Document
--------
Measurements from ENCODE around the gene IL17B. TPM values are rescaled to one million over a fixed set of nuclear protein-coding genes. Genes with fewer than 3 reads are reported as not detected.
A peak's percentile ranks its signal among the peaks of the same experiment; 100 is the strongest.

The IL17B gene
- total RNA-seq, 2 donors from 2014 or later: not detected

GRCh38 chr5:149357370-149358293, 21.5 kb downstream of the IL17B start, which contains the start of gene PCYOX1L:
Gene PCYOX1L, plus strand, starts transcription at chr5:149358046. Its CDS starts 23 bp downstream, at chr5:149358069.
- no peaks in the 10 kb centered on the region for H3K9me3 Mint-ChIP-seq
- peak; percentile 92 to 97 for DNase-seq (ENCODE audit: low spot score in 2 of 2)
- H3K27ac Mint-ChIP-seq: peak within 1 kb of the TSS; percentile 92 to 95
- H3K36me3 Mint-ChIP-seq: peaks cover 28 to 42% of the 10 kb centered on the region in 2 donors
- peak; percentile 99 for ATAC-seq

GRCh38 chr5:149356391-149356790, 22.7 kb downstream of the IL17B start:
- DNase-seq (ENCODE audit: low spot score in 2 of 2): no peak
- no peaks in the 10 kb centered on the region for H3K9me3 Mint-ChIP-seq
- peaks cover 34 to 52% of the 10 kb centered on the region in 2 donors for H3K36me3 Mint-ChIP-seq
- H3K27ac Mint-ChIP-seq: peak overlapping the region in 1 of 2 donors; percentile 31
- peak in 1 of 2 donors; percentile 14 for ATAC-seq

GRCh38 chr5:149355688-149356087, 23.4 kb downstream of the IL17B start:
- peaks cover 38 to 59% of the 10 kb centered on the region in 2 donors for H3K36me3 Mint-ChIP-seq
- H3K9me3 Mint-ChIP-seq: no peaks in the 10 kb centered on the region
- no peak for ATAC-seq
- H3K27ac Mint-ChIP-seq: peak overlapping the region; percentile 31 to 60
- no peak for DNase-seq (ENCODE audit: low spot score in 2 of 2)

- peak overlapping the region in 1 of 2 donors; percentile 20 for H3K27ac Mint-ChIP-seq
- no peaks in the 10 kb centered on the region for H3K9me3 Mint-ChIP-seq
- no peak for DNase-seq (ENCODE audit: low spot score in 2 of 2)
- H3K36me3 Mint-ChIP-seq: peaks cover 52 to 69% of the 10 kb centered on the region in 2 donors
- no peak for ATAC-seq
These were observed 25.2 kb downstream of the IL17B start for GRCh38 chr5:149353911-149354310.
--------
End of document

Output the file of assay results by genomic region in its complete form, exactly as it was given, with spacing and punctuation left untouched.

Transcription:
Measurements from ENCODE around the gene IL17B. TPM values are rescaled to one million over a fixed set of nuclear protein-coding genes. Genes with fewer than 3 reads are reported as not detected.
A peak's percentile ranks its signal among the peaks of the same experiment; 100 is the strongest.

The IL17B gene
- total RNA-seq, 2 donors from 2014 or later: not detected

GRCh38 chr5:149357370-149358293, 21.5 kb downstream of the IL17B start, which contains the start of gene PCYOX1L:
Gene PCYOX1L, plus strand, starts transcription at chr5:149358046. Its CDS starts 23 bp downstream, at chr5:149358069.
- no peaks in the 10 kb centered on the region for H3K9me3 Mint-ChIP-seq
- peak; percentile 92 to 97 for DNase-seq (ENCODE audit: low spot score in 2 of 2)
- H3K27ac Mint-ChIP-seq: peak within 1 kb of the TSS; percentile 92 to 95
- H3K36me3 Mint-ChIP-seq: peaks cover 28 to 42% of the 10 kb centered on the region in 2 donors
- peak; percentile 99 for ATAC-seq

GRCh38 chr5:149356391-149356790, 22.7 kb downstream of the IL17B start:
- DNase-seq (ENCODE audit: low spot score in 2 of 2): no peak
- no peaks in the 10 kb centered on the region for H3K9me3 Mint-ChIP-seq
- peaks cover 34 to 52% of the 10 kb centered on the region in 2 donors for H3K36me3 Mint-ChIP-seq
- H3K27ac Mint-ChIP-seq: peak overlapping the region in 1 of 2 donors; percentile 31
- peak in 1 of 2 donors; percentile 14 for ATAC-seq

GRCh38 chr5:149355688-149356087, 23.4 kb downstream of the IL17B start:
- peaks cover 38 to 59% of the 10 kb centered on the region in 2 donors for H3K36me3 Mint-ChIP-seq
- H3K9me3 Mint-ChIP-seq: no peaks in the 10 kb centered on the region
- no peak for ATAC-seq
- H3K27ac Mint-ChIP-seq: peak overlapping the region; percentile 31 to 60
- no peak for DNase-seq (ENCODE audit: low spot score in 2 of 2)

- peak overlapping the region in 1 of 2 donors; percentile 20 for H3K27ac Mint-ChIP-seq
- no peaks in the 10 kb centered on the region for H3K9me3 Mint-ChIP-seq
- no peak for DNase-seq (ENCODE audit: low spot score in 2 of 2)
- H3K36me3 Mint-ChIP-seq: peaks cover 52 to 69% of the 10 kb centered on the region in 2 donors
- no peak for ATAC-seq
These were observed 25.2 kb downstream of the IL17B start for GRCh38 chr5:149353911-149354310.